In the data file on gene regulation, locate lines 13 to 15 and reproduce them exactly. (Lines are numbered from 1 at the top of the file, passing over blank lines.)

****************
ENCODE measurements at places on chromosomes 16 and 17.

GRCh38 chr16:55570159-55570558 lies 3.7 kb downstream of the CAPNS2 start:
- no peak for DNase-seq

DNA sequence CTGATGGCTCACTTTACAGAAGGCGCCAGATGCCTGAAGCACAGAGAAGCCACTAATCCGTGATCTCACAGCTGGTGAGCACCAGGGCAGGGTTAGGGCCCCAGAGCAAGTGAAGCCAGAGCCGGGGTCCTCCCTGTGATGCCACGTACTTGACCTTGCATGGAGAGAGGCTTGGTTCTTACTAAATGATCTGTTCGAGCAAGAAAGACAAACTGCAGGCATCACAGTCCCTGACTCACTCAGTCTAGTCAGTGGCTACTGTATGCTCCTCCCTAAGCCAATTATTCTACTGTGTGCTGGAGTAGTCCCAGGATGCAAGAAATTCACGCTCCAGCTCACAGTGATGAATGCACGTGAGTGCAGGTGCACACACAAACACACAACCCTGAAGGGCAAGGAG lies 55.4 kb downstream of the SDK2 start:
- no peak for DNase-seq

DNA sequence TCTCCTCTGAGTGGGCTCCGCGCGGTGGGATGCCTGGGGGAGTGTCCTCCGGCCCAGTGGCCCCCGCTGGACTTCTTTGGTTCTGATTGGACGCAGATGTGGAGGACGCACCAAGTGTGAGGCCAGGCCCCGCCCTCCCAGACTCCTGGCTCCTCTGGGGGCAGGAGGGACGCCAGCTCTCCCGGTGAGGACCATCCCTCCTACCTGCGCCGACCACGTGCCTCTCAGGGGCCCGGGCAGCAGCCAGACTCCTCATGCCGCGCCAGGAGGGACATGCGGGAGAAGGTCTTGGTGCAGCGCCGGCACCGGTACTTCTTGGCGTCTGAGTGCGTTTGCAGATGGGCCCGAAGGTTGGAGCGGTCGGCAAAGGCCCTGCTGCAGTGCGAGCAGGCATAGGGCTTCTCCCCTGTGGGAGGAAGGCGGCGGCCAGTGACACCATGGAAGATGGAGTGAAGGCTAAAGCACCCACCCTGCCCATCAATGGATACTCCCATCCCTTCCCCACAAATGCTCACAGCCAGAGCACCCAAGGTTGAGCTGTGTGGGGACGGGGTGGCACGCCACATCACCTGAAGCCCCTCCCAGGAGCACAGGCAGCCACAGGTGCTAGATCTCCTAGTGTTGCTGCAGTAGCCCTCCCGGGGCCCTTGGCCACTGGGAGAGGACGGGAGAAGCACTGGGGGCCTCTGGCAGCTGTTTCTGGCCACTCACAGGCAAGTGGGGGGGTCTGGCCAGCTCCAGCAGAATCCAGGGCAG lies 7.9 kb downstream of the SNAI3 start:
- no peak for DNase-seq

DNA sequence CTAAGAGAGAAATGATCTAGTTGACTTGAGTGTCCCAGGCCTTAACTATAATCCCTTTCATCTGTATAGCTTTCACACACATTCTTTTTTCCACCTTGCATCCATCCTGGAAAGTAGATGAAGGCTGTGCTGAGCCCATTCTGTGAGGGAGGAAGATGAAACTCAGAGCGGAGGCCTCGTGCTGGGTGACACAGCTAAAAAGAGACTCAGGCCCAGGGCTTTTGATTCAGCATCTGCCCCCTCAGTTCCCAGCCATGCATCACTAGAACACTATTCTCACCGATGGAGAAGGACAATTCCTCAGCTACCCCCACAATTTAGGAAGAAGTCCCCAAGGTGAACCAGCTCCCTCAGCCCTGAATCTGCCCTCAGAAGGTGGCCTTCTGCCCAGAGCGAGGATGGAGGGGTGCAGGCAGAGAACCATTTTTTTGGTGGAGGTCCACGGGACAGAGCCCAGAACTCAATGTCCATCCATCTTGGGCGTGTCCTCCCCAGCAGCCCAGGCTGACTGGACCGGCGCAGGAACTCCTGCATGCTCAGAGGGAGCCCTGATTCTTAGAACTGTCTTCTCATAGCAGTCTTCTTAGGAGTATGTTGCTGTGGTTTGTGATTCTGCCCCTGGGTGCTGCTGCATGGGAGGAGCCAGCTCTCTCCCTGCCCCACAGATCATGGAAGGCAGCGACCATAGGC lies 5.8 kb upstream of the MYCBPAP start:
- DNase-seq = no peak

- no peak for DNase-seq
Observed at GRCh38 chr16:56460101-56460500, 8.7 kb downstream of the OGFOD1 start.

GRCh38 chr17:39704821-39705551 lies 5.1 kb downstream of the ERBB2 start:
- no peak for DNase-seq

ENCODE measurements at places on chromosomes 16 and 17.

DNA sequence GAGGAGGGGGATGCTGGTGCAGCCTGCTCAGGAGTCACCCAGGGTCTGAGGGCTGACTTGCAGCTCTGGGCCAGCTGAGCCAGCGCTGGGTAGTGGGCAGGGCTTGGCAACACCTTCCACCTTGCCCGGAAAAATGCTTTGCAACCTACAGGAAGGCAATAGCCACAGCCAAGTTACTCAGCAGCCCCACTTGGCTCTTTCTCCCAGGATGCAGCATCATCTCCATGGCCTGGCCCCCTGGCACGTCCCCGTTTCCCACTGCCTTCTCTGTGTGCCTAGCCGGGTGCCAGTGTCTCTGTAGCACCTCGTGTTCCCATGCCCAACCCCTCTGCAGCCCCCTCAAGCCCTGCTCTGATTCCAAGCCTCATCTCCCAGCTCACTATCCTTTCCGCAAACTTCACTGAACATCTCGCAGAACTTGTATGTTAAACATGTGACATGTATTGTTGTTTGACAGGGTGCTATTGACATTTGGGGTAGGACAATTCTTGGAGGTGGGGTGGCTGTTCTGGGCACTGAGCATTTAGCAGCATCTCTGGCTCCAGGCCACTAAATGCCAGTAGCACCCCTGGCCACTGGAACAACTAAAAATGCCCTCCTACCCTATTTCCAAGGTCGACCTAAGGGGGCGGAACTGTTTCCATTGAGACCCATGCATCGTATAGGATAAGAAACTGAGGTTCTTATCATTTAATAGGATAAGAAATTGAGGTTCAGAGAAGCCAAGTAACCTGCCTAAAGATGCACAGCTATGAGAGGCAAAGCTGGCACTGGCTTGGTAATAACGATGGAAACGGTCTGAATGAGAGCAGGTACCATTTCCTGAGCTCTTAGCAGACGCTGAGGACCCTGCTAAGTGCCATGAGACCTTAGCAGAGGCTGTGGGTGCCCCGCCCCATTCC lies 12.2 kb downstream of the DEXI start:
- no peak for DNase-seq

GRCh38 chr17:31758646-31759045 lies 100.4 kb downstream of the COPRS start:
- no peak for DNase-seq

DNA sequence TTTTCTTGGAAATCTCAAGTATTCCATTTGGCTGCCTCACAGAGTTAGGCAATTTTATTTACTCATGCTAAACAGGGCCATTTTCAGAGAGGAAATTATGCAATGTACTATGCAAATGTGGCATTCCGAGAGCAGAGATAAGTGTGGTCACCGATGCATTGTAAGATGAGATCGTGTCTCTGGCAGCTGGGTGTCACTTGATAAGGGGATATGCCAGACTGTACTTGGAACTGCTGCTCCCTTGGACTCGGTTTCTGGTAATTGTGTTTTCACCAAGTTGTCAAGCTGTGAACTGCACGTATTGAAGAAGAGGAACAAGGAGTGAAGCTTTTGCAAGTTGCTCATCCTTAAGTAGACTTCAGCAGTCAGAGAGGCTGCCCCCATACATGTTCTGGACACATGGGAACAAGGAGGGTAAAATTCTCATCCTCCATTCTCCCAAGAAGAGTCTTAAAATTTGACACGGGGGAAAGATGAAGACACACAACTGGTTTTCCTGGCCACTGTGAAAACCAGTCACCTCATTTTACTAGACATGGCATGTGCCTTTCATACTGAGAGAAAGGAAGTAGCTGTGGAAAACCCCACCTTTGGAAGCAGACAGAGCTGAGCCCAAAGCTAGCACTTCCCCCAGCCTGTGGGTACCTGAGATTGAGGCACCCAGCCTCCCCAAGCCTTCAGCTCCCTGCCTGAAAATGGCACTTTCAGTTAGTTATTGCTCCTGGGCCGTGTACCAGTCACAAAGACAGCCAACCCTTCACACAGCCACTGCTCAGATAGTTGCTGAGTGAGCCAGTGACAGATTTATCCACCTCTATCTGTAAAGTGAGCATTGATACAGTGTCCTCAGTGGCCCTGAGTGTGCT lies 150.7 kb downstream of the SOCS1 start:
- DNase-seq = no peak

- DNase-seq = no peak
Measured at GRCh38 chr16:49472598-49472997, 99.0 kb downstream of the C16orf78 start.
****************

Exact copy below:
- no peak for DNase-seq

ENCODE measurements at places on chromosomes 16 and 17.

DNA sequence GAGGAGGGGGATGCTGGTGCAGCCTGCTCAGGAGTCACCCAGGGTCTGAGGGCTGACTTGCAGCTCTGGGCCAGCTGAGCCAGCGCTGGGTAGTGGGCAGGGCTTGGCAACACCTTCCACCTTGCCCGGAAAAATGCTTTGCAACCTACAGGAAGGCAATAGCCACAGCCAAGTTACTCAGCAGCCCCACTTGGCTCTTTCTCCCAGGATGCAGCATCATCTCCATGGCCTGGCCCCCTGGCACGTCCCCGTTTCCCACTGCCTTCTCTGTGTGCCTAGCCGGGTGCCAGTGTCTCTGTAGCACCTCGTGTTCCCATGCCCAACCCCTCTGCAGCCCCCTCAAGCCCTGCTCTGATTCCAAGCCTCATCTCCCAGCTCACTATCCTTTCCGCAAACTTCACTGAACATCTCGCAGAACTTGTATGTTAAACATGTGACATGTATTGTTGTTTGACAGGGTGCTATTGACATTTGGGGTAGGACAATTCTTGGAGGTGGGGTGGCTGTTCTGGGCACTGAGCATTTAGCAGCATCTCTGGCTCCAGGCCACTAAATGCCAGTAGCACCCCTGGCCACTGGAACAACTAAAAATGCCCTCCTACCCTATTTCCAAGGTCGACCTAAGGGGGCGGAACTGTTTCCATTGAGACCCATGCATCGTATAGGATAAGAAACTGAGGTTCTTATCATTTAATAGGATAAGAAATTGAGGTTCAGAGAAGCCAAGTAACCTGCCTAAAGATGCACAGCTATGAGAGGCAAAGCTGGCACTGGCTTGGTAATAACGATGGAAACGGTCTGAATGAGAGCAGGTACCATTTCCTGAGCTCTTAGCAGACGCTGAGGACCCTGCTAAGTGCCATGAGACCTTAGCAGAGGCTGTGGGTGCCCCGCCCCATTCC lies 12.2 kb downstream of the DEXI start: